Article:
The fight against doping in sport is internationally coordinated by the World Anti-Doping Agency (WADA). Through its World Anti-Doping Code, WADA aims to harmonize anti-doping policies, rules and regulations. One key reference document bound to the Code is the International Standard for Laboratories (ISL), which mainly specifies the criteria that must be met for laboratory accreditation, as well as standards to adopt for the production of valid test results and evidentiary data. Within the ISL, the Code of Ethics refers to the Helsinki Declaration as a guiding framework for anti-doping research. However, inasmuch as anti-doping research structurally differs from human subject research as considered by the Helsinki Declaration, the applicability of the latter to anti-doping research can be called into question. In this work, we discuss how key principles of the Helsinki Declaration apply to anti-doping research and highlight frictions, incompatibilities and misalignments. Furthermore, we indicate possible solutions for operationalizing the Helsinki principles within the context of anti-doping research.

Anti-doping research and the Helsinki Declaration: (mis)match? / V. Sanchini, T. Devriendt, P. Borry. - In: ACCOUNTABILITY IN RESEARCH. - ISSN 0898-9621. - 27:4(2020 May 18), pp. 179-194. [10.1080/08989621.2020.1733426]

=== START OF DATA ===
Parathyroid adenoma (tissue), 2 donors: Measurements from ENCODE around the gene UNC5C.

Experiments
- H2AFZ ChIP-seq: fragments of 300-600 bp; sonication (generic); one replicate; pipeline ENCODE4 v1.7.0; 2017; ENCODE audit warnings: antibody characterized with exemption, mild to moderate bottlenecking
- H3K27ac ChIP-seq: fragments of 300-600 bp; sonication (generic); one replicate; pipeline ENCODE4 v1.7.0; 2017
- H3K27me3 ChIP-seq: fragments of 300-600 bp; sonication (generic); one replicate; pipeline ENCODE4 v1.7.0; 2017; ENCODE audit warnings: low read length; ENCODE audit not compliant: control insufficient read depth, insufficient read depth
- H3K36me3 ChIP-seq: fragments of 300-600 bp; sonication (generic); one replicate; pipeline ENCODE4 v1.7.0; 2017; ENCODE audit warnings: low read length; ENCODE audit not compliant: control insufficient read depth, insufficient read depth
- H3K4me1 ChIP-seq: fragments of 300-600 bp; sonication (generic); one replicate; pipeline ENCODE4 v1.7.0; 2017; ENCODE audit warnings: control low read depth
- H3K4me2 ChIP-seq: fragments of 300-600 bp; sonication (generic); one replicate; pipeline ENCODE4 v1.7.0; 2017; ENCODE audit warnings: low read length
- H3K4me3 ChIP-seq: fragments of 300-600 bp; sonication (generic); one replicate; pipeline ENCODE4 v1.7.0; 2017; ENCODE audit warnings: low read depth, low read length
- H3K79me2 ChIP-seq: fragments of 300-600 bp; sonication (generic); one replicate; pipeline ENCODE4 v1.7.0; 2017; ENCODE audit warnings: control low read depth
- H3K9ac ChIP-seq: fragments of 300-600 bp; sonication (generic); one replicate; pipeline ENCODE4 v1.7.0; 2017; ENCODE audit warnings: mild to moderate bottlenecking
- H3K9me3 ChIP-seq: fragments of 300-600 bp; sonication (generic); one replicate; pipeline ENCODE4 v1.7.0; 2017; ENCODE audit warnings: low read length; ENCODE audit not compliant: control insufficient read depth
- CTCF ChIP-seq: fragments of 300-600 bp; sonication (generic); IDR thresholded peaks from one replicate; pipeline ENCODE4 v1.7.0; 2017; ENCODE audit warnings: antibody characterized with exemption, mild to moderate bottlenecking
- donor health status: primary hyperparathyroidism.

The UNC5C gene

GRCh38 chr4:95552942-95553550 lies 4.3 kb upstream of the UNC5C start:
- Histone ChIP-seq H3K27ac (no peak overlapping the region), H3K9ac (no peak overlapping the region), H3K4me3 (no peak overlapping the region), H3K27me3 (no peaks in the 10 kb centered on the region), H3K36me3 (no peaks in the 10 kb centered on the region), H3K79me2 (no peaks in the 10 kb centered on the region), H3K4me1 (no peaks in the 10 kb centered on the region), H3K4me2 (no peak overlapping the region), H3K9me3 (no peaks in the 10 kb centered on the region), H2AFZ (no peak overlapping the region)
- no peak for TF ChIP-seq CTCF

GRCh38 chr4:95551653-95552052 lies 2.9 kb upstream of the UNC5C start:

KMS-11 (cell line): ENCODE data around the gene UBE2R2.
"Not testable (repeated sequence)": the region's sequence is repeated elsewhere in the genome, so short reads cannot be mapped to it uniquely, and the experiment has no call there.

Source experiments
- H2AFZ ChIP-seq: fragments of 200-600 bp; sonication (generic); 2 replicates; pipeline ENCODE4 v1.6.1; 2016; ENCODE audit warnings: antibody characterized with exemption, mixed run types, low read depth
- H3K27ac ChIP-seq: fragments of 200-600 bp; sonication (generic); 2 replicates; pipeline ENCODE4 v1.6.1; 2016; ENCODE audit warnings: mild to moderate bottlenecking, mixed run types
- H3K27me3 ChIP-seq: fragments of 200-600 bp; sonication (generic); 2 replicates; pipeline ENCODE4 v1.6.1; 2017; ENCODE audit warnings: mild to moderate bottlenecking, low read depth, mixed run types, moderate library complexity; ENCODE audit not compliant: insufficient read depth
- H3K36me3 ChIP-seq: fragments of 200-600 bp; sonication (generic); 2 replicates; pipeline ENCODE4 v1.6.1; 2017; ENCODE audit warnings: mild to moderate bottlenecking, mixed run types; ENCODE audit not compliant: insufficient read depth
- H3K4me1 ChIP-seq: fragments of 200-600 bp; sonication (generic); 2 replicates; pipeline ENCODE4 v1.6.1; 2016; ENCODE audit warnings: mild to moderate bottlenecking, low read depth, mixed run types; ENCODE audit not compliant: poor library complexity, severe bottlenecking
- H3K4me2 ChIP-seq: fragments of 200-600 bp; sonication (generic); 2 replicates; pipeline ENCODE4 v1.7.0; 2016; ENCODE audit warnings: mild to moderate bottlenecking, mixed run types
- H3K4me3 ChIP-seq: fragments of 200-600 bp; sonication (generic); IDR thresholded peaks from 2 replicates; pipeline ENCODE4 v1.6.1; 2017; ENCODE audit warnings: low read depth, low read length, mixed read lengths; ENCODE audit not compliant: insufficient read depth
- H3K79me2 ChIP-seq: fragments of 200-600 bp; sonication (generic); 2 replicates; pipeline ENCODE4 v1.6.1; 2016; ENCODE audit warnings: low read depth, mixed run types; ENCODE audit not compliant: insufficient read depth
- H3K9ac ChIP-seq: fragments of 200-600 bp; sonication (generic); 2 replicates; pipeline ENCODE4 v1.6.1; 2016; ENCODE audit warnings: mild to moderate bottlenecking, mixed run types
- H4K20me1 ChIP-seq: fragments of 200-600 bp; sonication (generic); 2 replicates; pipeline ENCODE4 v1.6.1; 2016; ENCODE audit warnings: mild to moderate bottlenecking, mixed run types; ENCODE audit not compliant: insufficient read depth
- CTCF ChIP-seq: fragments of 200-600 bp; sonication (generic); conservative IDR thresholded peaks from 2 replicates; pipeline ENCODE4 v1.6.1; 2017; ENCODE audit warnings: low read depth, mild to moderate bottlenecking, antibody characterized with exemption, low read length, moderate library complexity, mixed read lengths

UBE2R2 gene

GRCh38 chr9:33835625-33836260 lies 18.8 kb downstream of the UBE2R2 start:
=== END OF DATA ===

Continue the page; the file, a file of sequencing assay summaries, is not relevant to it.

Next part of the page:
Anti-doping research and the Helsinki Declaration: (mis)match?

V. Sanchini
Primo
;
2020-05-18

Abstract

The fight against doping in sport is internationally coordinated by the World Anti-Doping Agency (WADA). Through its World Anti-Doping Code, WADA aims to harmonize anti-doping policies, rules and regulations. One key reference document bound to the Code is the International Standard for Laboratories (ISL), which mainly specifies the criteria that must be met for laboratory accreditation, as well as standards to adopt for the production of valid test results and evidentiary data. Within the ISL, the Code of Ethics refers to the Helsinki Declaration as a guiding framework for anti-doping research. However, inasmuch as anti-doping research structurally differs from human subject research as considered by the Helsinki Declaration, the applicability of the latter to anti-doping research can be called into question. In this work, we discuss how key principles of the Helsinki Declaration apply to anti-doping research and highlight frictions, incompatibilities and misalignments. Furthermore, we indicate possible solutions for operationalizing the Helsinki principles within the context of anti-doping research.
Anti-doping research; CIOMS Guidelines; Helsinki Declaration; bioethics; research ethics; Antineoplastic Protocols; Biomedical Research; Doping in Sports; Humans; Laboratories; Organizational Objectives; Risk Assessment; Vulnerable Populations; Helsinki Declaration; International Cooperation;
Settore M-FIL/03 - Filosofia Morale
Settore MED/02 - Storia della Medicina
20-mar-2020
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Utilizza questo identificativo per citare o creare un link a questo documento: http://hdl.handle.net/2434/938295
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